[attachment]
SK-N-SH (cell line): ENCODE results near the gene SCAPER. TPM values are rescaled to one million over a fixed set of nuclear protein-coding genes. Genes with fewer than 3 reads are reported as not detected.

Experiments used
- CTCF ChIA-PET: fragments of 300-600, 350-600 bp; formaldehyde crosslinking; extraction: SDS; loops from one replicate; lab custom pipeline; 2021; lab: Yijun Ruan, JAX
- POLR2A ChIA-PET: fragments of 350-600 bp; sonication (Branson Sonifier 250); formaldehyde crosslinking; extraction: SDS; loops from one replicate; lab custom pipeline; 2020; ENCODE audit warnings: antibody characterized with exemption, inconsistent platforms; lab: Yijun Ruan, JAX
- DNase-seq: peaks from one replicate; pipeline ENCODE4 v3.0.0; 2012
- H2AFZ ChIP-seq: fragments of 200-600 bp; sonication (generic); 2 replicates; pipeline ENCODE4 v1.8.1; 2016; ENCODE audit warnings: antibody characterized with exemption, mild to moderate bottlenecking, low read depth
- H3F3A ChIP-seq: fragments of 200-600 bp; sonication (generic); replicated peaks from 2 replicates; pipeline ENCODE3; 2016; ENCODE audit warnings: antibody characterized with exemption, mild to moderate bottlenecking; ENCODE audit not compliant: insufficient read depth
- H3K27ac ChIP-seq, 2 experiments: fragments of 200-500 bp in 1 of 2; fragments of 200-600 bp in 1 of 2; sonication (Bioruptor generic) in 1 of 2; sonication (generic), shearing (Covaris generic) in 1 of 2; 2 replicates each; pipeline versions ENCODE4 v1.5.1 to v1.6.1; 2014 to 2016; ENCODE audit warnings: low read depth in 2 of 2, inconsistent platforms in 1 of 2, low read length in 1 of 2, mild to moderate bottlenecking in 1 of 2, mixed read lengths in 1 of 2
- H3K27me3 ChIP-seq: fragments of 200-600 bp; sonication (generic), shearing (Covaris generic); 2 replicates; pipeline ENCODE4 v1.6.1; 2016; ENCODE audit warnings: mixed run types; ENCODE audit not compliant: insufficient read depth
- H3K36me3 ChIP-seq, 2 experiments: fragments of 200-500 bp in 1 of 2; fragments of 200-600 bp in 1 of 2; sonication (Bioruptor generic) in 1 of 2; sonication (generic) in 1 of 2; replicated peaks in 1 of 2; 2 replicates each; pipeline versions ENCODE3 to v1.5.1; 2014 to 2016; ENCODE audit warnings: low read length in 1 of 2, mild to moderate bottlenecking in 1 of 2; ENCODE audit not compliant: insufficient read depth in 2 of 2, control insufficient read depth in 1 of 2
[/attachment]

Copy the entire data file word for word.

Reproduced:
SK-N-SH (cell line): ENCODE results near the gene SCAPER. TPM values are rescaled to one million over a fixed set of nuclear protein-coding genes. Genes with fewer than 3 reads are reported as not detected.

Experiments used
- CTCF ChIA-PET: fragments of 300-600, 350-600 bp; formaldehyde crosslinking; extraction: SDS; loops from one replicate; lab custom pipeline; 2021; lab: Yijun Ruan, JAX
- POLR2A ChIA-PET: fragments of 350-600 bp; sonication (Branson Sonifier 250); formaldehyde crosslinking; extraction: SDS; loops from one replicate; lab custom pipeline; 2020; ENCODE audit warnings: antibody characterized with exemption, inconsistent platforms; lab: Yijun Ruan, JAX
- DNase-seq: peaks from one replicate; pipeline ENCODE4 v3.0.0; 2012
- H2AFZ ChIP-seq: fragments of 200-600 bp; sonication (generic); 2 replicates; pipeline ENCODE4 v1.8.1; 2016; ENCODE audit warnings: antibody characterized with exemption, mild to moderate bottlenecking, low read depth
- H3F3A ChIP-seq: fragments of 200-600 bp; sonication (generic); replicated peaks from 2 replicates; pipeline ENCODE3; 2016; ENCODE audit warnings: antibody characterized with exemption, mild to moderate bottlenecking; ENCODE audit not compliant: insufficient read depth
- H3K27ac ChIP-seq, 2 experiments: fragments of 200-500 bp in 1 of 2; fragments of 200-600 bp in 1 of 2; sonication (Bioruptor generic) in 1 of 2; sonication (generic), shearing (Covaris generic) in 1 of 2; 2 replicates each; pipeline versions ENCODE4 v1.5.1 to v1.6.1; 2014 to 2016; ENCODE audit warnings: low read depth in 2 of 2, inconsistent platforms in 1 of 2, low read length in 1 of 2, mild to moderate bottlenecking in 1 of 2, mixed read lengths in 1 of 2
- H3K27me3 ChIP-seq: fragments of 200-600 bp; sonication (generic), shearing (Covaris generic); 2 replicates; pipeline ENCODE4 v1.6.1; 2016; ENCODE audit warnings: mixed run types; ENCODE audit not compliant: insufficient read depth
- H3K36me3 ChIP-seq, 2 experiments: fragments of 200-500 bp in 1 of 2; fragments of 200-600 bp in 1 of 2; sonication (Bioruptor generic) in 1 of 2; sonication (generic) in 1 of 2; replicated peaks in 1 of 2; 2 replicates each; pipeline versions ENCODE3 to v1.5.1; 2014 to 2016; ENCODE audit warnings: low read length in 1 of 2, mild to moderate bottlenecking in 1 of 2; ENCODE audit not compliant: insufficient read depth in 2 of 2, control insufficient read depth in 1 of 2